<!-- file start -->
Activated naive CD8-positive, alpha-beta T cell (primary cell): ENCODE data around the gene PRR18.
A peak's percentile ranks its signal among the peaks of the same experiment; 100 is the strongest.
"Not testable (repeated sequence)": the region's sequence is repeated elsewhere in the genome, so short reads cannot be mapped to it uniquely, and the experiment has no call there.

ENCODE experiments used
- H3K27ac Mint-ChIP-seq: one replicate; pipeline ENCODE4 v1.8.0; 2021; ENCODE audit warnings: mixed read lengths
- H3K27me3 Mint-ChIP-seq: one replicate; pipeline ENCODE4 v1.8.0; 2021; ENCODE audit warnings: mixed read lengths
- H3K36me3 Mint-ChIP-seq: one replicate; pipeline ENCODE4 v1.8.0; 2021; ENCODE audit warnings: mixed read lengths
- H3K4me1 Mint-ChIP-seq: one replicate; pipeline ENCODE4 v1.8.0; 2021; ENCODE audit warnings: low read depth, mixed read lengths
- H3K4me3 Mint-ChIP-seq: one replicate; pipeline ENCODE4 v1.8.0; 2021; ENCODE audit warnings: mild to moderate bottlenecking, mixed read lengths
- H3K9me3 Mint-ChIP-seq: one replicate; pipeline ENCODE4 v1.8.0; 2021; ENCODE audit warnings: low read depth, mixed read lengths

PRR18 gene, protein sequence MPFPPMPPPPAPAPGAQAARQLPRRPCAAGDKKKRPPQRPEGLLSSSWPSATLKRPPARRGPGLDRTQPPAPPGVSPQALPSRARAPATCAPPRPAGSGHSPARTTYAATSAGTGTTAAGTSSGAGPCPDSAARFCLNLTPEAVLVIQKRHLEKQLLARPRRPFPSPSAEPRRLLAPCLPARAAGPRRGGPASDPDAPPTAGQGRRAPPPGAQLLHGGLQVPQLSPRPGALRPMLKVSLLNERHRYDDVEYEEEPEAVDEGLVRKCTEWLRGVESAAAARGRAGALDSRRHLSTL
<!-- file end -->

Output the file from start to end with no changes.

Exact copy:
Activated naive CD8-positive, alpha-beta T cell (primary cell): ENCODE data around the gene PRR18.
A peak's percentile ranks its signal among the peaks of the same experiment; 100 is the strongest.
"Not testable (repeated sequence)": the region's sequence is repeated elsewhere in the genome, so short reads cannot be mapped to it uniquely, and the experiment has no call there.

ENCODE experiments used
- H3K27ac Mint-ChIP-seq: one replicate; pipeline ENCODE4 v1.8.0; 2021; ENCODE audit warnings: mixed read lengths
- H3K27me3 Mint-ChIP-seq: one replicate; pipeline ENCODE4 v1.8.0; 2021; ENCODE audit warnings: mixed read lengths
- H3K36me3 Mint-ChIP-seq: one replicate; pipeline ENCODE4 v1.8.0; 2021; ENCODE audit warnings: mixed read lengths
- H3K4me1 Mint-ChIP-seq: one replicate; pipeline ENCODE4 v1.8.0; 2021; ENCODE audit warnings: low read depth, mixed read lengths
- H3K4me3 Mint-ChIP-seq: one replicate; pipeline ENCODE4 v1.8.0; 2021; ENCODE audit warnings: mild to moderate bottlenecking, mixed read lengths
- H3K9me3 Mint-ChIP-seq: one replicate; pipeline ENCODE4 v1.8.0; 2021; ENCODE audit warnings: low read depth, mixed read lengths

PRR18 gene, protein sequence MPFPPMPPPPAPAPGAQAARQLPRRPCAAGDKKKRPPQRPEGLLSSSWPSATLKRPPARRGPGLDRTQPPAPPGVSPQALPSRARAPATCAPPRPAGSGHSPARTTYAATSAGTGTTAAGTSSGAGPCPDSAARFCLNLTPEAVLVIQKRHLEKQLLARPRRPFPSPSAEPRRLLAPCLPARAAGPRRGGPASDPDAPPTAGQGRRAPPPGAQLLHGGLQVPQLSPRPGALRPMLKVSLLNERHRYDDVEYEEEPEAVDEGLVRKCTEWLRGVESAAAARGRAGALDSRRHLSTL